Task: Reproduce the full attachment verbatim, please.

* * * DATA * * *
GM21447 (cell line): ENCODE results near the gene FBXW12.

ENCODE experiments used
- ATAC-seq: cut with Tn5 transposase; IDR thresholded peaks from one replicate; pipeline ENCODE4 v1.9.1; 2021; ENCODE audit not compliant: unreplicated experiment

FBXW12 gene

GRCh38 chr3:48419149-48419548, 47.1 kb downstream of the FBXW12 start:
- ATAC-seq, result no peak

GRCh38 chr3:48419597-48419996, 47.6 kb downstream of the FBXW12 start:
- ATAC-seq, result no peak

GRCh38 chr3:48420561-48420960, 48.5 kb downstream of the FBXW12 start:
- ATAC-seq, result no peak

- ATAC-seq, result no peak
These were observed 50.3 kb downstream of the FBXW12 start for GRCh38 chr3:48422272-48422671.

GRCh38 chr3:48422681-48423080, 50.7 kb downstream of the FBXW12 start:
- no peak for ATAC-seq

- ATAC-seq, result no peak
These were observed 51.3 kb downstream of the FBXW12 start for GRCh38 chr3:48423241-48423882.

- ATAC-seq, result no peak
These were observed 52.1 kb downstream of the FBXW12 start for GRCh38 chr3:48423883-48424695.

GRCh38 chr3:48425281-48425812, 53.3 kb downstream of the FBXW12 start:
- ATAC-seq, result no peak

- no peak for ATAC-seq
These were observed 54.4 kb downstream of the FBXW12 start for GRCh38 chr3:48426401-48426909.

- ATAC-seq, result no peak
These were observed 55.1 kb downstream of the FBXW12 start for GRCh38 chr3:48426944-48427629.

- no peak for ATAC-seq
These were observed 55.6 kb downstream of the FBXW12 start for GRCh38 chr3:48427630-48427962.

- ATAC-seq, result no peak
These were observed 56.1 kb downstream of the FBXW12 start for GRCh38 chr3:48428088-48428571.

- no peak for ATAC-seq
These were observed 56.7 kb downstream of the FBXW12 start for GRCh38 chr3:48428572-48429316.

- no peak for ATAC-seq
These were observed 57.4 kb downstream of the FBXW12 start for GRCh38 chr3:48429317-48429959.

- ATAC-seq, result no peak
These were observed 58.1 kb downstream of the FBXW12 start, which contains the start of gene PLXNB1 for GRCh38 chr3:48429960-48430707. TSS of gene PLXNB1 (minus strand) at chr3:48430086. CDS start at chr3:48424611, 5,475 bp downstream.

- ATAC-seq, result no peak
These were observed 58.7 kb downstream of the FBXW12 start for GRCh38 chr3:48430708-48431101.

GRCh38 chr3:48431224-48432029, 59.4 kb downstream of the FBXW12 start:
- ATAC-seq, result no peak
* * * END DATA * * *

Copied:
GM21447 (cell line): ENCODE results near the gene FBXW12.

ENCODE experiments used
- ATAC-seq: cut with Tn5 transposase; IDR thresholded peaks from one replicate; pipeline ENCODE4 v1.9.1; 2021; ENCODE audit not compliant: unreplicated experiment

FBXW12 gene

GRCh38 chr3:48419149-48419548, 47.1 kb downstream of the FBXW12 start:
- ATAC-seq, result no peak

GRCh38 chr3:48419597-48419996, 47.6 kb downstream of the FBXW12 start:
- ATAC-seq, result no peak

GRCh38 chr3:48420561-48420960, 48.5 kb downstream of the FBXW12 start:
- ATAC-seq, result no peak

- ATAC-seq, result no peak
These were observed 50.3 kb downstream of the FBXW12 start for GRCh38 chr3:48422272-48422671.

GRCh38 chr3:48422681-48423080, 50.7 kb downstream of the FBXW12 start:
- no peak for ATAC-seq

- ATAC-seq, result no peak
These were observed 51.3 kb downstream of the FBXW12 start for GRCh38 chr3:48423241-48423882.

- ATAC-seq, result no peak
These were observed 52.1 kb downstream of the FBXW12 start for GRCh38 chr3:48423883-48424695.

GRCh38 chr3:48425281-48425812, 53.3 kb downstream of the FBXW12 start:
- ATAC-seq, result no peak

- no peak for ATAC-seq
These were observed 54.4 kb downstream of the FBXW12 start for GRCh38 chr3:48426401-48426909.

- ATAC-seq, result no peak
These were observed 55.1 kb downstream of the FBXW12 start for GRCh38 chr3:48426944-48427629.

- no peak for ATAC-seq
These were observed 55.6 kb downstream of the FBXW12 start for GRCh38 chr3:48427630-48427962.

- ATAC-seq, result no peak
These were observed 56.1 kb downstream of the FBXW12 start for GRCh38 chr3:48428088-48428571.

- no peak for ATAC-seq
These were observed 56.7 kb downstream of the FBXW12 start for GRCh38 chr3:48428572-48429316.

- no peak for ATAC-seq
These were observed 57.4 kb downstream of the FBXW12 start for GRCh38 chr3:48429317-48429959.

- ATAC-seq, result no peak
These were observed 58.1 kb downstream of the FBXW12 start, which contains the start of gene PLXNB1 for GRCh38 chr3:48429960-48430707. TSS of gene PLXNB1 (minus strand) at chr3:48430086. CDS start at chr3:48424611, 5,475 bp downstream.

- ATAC-seq, result no peak
These were observed 58.7 kb downstream of the FBXW12 start for GRCh38 chr3:48430708-48431101.

GRCh38 chr3:48431224-48432029, 59.4 kb downstream of the FBXW12 start:
- ATAC-seq, result no peak